KNOXVILLE, Tenn. (WATE) — Fifteen months after leaving his exotic sports car at a Lenoir City mechanic, a Knoxville man wants to know when his car will be returned in working order.
David took his Porsche GT4 to Robert Berry and Eurohaus Motorsports in October 2020 expecting to have it back and on the road in three months.
“He immediately said it needed, it lost compression and it needed a new engine,” David, who did not want to give his last name, said. “He disassembled it really quick. He took it apart; cleaned it. He did this almost immediately. I was actually hopeful at this point. He said it would be done in 90 days.”
David said he paid $10,000 upfront. An invoice shows another $3,000 was paid to Berry. After 90 days, however, David’s car wasn’t ready and he said Berry stopped returning his calls. Beginning in January 2021, David sent Berry several text messages trying to find out when the repairs would be complete.
“It was just a number of excuses, one after the other,” David said. “That started in January, February, March, April. It continued on and on as the reason why it wasn’t being completed. Then I went in and saw it in June or July and my engine was in a hundred pieces where nothing had been done in the past seven months.”
David asked the Loudon County Sheriff’s Department to have a deputy stop by the shop and talk with Berry.
“Loudon County Sheriff went and paid him a visit because at that point he was denying to give me my car back,” David said. “At this point, I just wanted my car back.”
David said after the Sheriff’s Department went by the shop car was fixed quickly. However, it broke down the next day. David returned to Eurohaus Motorsports to have the car fixed again.
“I got it back, it overheated immediately,” he said. “I went right back to him again because it was overheating. Then he informed me he was going to pull the engine out of the car again.”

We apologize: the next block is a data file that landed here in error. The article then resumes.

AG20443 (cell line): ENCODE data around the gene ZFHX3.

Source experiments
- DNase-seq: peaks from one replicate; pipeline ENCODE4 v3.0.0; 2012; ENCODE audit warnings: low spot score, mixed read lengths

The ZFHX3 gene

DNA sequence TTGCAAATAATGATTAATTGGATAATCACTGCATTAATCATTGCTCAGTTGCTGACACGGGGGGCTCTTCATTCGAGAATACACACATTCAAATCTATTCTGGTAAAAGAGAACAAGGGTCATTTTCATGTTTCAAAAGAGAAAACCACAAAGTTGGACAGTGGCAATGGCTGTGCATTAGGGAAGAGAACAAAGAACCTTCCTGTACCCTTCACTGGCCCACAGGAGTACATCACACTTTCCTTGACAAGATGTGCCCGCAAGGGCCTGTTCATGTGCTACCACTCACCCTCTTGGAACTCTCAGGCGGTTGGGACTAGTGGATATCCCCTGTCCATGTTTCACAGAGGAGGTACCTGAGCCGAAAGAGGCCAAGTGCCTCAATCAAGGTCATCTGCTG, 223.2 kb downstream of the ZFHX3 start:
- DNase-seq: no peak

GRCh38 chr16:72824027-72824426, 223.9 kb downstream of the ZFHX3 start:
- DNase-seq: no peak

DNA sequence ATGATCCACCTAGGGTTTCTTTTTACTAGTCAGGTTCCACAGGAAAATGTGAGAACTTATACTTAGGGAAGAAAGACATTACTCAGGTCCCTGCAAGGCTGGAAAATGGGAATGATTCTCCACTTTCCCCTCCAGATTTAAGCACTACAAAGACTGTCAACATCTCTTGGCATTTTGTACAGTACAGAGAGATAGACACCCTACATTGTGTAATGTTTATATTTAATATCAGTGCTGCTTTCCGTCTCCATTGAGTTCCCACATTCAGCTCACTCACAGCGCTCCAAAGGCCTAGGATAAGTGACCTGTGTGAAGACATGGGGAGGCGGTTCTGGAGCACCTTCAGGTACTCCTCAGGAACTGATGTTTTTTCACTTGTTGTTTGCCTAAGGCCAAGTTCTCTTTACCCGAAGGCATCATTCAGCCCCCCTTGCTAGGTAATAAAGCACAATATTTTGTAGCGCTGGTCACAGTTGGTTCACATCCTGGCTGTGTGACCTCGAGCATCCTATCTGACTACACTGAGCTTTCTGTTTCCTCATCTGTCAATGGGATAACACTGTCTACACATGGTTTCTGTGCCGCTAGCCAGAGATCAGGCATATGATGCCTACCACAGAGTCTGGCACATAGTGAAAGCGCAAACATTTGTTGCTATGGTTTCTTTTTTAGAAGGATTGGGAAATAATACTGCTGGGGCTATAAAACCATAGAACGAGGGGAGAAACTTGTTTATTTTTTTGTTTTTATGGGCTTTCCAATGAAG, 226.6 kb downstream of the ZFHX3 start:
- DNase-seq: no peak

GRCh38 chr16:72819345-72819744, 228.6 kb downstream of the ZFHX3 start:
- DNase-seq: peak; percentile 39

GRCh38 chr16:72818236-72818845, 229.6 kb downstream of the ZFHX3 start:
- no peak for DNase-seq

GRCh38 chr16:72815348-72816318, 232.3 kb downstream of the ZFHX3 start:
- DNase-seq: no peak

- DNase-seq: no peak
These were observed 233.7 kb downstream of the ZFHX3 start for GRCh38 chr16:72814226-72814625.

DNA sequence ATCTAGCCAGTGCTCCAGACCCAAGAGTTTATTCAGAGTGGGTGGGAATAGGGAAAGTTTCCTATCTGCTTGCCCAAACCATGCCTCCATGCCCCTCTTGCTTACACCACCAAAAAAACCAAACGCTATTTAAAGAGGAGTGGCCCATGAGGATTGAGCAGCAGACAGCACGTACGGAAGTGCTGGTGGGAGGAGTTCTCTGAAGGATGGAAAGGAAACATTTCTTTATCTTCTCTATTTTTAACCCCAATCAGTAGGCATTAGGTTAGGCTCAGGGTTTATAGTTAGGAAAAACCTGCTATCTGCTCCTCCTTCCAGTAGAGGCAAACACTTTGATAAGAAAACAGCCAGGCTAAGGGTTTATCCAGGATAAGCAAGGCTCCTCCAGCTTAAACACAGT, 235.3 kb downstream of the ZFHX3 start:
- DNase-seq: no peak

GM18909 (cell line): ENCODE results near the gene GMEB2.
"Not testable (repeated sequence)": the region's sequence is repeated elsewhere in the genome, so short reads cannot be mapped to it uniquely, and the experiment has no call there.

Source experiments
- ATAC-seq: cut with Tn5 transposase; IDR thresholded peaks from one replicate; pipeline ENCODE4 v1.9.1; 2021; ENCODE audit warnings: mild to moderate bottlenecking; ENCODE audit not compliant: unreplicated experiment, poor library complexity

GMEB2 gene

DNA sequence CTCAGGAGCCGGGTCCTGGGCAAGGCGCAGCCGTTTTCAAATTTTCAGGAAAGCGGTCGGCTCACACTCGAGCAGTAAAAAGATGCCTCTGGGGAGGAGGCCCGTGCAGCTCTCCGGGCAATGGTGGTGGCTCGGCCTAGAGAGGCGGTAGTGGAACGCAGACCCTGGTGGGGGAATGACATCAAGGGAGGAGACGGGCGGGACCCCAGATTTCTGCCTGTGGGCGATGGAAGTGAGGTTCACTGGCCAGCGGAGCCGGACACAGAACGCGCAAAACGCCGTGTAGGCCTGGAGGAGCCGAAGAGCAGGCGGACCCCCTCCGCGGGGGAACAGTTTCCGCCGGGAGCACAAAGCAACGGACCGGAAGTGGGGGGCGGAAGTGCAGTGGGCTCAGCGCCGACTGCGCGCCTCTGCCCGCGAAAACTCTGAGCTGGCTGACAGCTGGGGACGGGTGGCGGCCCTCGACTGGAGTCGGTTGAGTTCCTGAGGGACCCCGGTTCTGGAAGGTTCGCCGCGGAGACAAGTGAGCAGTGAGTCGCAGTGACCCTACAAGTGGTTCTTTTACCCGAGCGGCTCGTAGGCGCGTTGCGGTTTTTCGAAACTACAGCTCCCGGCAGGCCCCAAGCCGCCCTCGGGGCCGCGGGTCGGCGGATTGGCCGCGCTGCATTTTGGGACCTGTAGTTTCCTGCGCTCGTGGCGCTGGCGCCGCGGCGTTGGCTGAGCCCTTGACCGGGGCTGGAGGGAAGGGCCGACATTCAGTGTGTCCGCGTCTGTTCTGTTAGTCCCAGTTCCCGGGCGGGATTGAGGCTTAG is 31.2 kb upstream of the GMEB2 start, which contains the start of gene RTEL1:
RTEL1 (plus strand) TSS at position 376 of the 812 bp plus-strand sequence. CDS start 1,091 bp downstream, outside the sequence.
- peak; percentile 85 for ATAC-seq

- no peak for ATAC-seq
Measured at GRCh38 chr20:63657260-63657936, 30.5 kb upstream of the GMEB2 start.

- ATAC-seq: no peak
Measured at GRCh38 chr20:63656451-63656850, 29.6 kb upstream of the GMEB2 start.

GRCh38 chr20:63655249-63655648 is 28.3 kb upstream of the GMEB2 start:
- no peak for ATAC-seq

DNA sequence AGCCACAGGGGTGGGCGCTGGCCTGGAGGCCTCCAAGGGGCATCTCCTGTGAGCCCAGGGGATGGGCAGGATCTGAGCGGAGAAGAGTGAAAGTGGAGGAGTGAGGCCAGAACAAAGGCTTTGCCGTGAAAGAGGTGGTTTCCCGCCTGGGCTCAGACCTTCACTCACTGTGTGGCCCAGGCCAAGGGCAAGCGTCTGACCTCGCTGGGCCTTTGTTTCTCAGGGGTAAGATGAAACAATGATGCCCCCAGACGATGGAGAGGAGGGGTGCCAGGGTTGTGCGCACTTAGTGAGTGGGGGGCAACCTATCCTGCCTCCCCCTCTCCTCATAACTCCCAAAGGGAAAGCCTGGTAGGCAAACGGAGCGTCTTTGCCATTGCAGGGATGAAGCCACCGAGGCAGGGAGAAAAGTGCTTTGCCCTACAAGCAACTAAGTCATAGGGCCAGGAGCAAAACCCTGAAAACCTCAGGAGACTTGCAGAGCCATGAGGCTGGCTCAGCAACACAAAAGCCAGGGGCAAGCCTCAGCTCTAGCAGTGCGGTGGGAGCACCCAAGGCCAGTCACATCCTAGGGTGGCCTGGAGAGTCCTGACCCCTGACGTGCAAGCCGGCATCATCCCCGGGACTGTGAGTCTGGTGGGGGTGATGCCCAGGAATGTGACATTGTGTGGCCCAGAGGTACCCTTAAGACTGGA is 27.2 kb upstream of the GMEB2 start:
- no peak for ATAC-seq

WATE reported on Berry, the owner of Eurohaus Motorsports, more than six years ago. In July 2015, Ryan McElveen wanted his car back, but Berry had the motor out of the car, and it was far from being street-worthy. So, McElveen took Berry to court and won the case. Two weeks later, McElveen got his car back and the engine was repaired at another shop.
In November 2015, Michael Ritter explained a similar story. His 1988 Porsche 944 had been in Berry’s garage for three years. A judge ordered Berry to fix it, he never did.
Also at the time, Berry was indicted by a Knox County Grand Jury charged with theft and tax evasion regarding the shop he operated. He pleaded guilty, was placed on four years probation, and was ordered to pay nearly $24,000 to the Department of Revenue.
David’s Porsche GT4 is now in Maryville at the new location for Eurohaus. In the lot, there were more than two dozen other cars. In the garage are another dozen waiting to be repaired. But no one was at the shop when Dare visited Friday afternoon during business hours.
Dare called Berry and asked about David’s Porsche.
“He said I’ve had that since 2020,” said Barry in the call. “No, I haven’t. He got it back and drove it. It was making a noise and I told him, I’d fix it. So don’t start on me.”
Berry claims he’s right, and he’s done nothing wrong. Before he hung up, he didn’t say if the car is OK to drive.
“I want my car back, in any shape,” David said.
Don Dare will continue to follow this story. Download the WATE 6 News app to get updates sent to your phone.